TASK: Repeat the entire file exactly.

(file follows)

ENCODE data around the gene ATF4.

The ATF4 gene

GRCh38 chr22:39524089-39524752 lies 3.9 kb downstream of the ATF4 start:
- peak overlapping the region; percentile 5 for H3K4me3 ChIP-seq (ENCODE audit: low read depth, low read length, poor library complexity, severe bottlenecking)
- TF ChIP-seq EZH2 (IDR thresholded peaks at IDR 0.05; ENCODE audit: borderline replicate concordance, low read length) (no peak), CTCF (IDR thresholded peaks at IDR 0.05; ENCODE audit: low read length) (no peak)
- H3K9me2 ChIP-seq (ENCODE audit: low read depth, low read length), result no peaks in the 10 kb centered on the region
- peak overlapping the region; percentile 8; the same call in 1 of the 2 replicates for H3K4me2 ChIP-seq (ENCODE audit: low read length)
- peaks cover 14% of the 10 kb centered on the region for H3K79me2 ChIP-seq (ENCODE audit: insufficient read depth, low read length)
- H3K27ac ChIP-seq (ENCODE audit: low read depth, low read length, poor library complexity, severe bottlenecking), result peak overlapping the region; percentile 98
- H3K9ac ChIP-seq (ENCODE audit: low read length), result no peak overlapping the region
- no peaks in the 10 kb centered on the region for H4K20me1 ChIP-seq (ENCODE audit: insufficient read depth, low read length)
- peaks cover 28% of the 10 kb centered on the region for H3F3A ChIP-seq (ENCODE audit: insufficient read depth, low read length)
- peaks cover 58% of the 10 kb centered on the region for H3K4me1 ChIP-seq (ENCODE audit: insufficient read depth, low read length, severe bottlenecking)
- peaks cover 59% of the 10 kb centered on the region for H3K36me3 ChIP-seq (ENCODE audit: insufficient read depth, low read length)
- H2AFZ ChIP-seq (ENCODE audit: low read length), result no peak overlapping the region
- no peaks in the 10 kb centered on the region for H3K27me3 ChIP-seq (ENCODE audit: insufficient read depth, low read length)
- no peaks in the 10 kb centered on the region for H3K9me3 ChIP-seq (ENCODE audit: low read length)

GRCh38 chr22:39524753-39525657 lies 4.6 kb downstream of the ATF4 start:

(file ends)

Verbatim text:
ENCODE data around the gene ATF4.

The ATF4 gene

GRCh38 chr22:39524089-39524752 lies 3.9 kb downstream of the ATF4 start:
- peak overlapping the region; percentile 5 for H3K4me3 ChIP-seq (ENCODE audit: low read depth, low read length, poor library complexity, severe bottlenecking)
- TF ChIP-seq EZH2 (IDR thresholded peaks at IDR 0.05; ENCODE audit: borderline replicate concordance, low read length) (no peak), CTCF (IDR thresholded peaks at IDR 0.05; ENCODE audit: low read length) (no peak)
- H3K9me2 ChIP-seq (ENCODE audit: low read depth, low read length), result no peaks in the 10 kb centered on the region
- peak overlapping the region; percentile 8; the same call in 1 of the 2 replicates for H3K4me2 ChIP-seq (ENCODE audit: low read length)
- peaks cover 14% of the 10 kb centered on the region for H3K79me2 ChIP-seq (ENCODE audit: insufficient read depth, low read length)
- H3K27ac ChIP-seq (ENCODE audit: low read depth, low read length, poor library complexity, severe bottlenecking), result peak overlapping the region; percentile 98
- H3K9ac ChIP-seq (ENCODE audit: low read length), result no peak overlapping the region
- no peaks in the 10 kb centered on the region for H4K20me1 ChIP-seq (ENCODE audit: insufficient read depth, low read length)
- peaks cover 28% of the 10 kb centered on the region for H3F3A ChIP-seq (ENCODE audit: insufficient read depth, low read length)
- peaks cover 58% of the 10 kb centered on the region for H3K4me1 ChIP-seq (ENCODE audit: insufficient read depth, low read length, severe bottlenecking)
- peaks cover 59% of the 10 kb centered on the region for H3K36me3 ChIP-seq (ENCODE audit: insufficient read depth, low read length)
- H2AFZ ChIP-seq (ENCODE audit: low read length), result no peak overlapping the region
- no peaks in the 10 kb centered on the region for H3K27me3 ChIP-seq (ENCODE audit: insufficient read depth, low read length)
- no peaks in the 10 kb centered on the region for H3K9me3 ChIP-seq (ENCODE audit: low read length)

GRCh38 chr22:39524753-39525657 lies 4.6 kb downstream of the ATF4 start: